As for what we got done this week:
1. We finally sat down and had our sound design discussion. We settled on a direction, as well as musical inspirations, and made a couple sounds to start things off. We now have a functional footstep sound engine (TM) and some sand/cave sounds to match. Now that we’re getting into sound, expect some actual video footage coming in the near-ish future.
2. We finished the first Quetzan variant. Following typical bird fashion, male Quetzan are colourful and vibrant, and female Quetzan are more desaturated and basic in colour scheming.
3. I wrote a batch file to allow for easier adding of new character skins into the game. This will hopefully reduce a half-hour task to around 5-10 minutes. This makes for a happy Chris, believe me.
4. I made progress in developing the new pathfinding engine. AI can now navigate over gaps, which makes them about 100% more useful than before. They’re still squirrelly and buggy, but progress is being made and I am glad.
That’s all for this week! Expect more progress on pathfinding next week, as well as some new sounds and (I’ll say this again) potentially a new enemy. See you soon!
This week was a bit of a miscellaneous task week. We spent the first two days completely and utterly engrossed by the Full Indie Summit here in Vancouver. It was a great experience and gave us quite a deal of insight into some aspects of game design and development that we hadn’t thought of before.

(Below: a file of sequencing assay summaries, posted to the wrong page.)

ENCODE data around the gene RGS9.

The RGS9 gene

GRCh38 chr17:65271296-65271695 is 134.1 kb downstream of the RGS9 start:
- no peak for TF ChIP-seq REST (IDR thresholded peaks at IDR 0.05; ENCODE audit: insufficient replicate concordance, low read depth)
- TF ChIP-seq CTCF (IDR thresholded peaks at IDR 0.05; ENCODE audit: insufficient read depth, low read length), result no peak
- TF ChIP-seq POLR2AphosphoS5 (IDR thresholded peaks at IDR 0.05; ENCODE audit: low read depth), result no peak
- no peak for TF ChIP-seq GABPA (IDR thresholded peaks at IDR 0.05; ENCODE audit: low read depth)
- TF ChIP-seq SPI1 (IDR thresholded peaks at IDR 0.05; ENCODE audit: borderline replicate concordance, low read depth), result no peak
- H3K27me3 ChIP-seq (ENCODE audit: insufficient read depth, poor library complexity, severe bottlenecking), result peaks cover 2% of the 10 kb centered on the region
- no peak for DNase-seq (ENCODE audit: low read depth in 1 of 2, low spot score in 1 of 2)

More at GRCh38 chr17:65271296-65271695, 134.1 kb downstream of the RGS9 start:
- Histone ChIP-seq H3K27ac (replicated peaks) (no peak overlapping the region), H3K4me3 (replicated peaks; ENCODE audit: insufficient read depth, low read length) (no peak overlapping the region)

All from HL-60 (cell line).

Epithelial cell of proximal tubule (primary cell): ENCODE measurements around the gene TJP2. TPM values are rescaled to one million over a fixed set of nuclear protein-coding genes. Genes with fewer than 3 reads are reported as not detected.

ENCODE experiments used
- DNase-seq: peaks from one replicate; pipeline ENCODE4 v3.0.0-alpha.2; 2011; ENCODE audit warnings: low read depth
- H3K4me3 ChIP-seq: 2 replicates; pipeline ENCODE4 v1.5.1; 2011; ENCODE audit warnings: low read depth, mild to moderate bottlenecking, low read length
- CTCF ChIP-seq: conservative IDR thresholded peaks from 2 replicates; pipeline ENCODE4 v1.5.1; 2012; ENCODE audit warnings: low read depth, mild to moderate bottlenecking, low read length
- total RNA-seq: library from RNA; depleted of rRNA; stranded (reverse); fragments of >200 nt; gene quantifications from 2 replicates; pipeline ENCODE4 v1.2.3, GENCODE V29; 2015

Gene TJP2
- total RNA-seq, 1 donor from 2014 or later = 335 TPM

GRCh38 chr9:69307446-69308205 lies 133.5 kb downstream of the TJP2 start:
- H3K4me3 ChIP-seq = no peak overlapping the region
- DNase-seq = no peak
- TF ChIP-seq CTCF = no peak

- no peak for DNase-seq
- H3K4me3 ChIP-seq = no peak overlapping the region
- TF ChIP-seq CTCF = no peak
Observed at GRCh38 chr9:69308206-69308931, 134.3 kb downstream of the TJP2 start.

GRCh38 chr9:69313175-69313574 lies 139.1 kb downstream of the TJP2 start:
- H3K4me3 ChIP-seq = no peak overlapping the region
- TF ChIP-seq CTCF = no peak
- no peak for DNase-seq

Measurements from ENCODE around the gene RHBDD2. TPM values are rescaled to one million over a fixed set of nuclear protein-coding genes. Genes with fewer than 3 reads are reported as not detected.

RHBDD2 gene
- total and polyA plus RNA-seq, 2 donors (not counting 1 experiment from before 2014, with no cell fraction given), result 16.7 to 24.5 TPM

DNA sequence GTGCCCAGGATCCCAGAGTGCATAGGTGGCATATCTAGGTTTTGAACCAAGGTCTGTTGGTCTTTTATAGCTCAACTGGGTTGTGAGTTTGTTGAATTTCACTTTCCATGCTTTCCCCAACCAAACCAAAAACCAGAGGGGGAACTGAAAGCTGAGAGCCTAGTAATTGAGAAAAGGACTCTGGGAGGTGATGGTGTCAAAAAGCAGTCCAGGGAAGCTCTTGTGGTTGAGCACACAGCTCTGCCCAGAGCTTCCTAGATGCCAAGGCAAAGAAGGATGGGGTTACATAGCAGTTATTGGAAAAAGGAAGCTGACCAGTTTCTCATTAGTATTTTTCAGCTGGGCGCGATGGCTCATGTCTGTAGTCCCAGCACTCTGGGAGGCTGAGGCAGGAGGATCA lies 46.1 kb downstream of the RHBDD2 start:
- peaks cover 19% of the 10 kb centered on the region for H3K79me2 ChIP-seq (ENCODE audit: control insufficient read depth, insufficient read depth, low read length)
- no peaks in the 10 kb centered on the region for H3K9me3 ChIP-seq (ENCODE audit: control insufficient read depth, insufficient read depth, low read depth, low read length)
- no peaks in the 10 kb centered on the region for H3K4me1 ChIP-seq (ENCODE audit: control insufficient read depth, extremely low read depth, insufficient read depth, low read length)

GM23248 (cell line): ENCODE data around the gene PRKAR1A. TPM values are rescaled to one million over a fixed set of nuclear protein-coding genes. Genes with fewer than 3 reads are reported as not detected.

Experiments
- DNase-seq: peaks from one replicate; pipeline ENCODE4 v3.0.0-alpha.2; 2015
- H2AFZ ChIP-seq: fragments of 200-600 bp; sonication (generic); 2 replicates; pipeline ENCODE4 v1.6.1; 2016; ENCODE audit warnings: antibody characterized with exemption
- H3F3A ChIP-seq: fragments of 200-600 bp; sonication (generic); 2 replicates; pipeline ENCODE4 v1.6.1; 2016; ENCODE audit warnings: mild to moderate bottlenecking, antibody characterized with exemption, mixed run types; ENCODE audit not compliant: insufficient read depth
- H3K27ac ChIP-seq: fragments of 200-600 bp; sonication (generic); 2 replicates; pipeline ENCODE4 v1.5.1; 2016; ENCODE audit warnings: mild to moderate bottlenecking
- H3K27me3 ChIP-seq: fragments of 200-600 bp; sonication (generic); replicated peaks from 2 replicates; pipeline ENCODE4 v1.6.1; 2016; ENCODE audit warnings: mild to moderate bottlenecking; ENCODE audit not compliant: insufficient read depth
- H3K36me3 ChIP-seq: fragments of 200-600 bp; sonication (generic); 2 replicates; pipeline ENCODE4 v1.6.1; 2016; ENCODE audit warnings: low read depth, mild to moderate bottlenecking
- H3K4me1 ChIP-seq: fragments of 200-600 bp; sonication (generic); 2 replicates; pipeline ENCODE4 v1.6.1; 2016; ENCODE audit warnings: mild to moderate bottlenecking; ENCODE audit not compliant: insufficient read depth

Beyond that, we took some time to finish up/implement a couple features that had been waiting at the sidelines for a while. Justin completed the ocean island icons for the map interface and began work on the first variant of the Quetzan. This is an important milestone for us because it will mark the inclusion of all 3 playable races into the game, at last.
I spent the week looking into re-designing the pathfinding system, primarily. Pathfinding is a complicated beast, especially in the non tile-based platformer environment that we’re working in. It’s been a struggle for me to learn, comprehend and expand on the limited resources out there for an environment like this, and so the first run of the system that I created has some flaws.
The major flaw is that I designed the algorithm to work in a grid. This works in a top-down pathfinding environment where every tile is either walkable or not walkable, but in an environment with gravity and open air, the pathfinding algorithm needs to be run on more of a general graph.
What I mean by this is that the walkable ground should be linked not based on adjacency in the grid, but based on connections created by edge detection, fall lines and jump lines. This means that the algorithm can pathfind across gaps that are as wide as I specify, allowing the ai to know when it has to jump to reach its destination.
I’m going to be spending this week largely attempting to implement it. It’s going to take some time, but hopefully I’ll be able to make a sizeable dent in it.
That’s all for this week! Check back next Saturday for some word on sound design, as well as (with a little luck) a new enemy!
There won’t be a SAS update this week on account of a couple things:
1. Justin returned from his vacation halfway through the week.
2. Chris is a lazy piece of garbage.
3. The Full Indie Summit in Vancouver is happening this weekend.
We’ve decided to officially take this week off. Progress will resume in full force next week. In addition, if anyone is going the Full Indie Summit, be sure to look out for us! I’m the scrawny white kid with glasses and Justin is the muscular Chinese guy with glasses. We’d love to say hi!
See you all next week,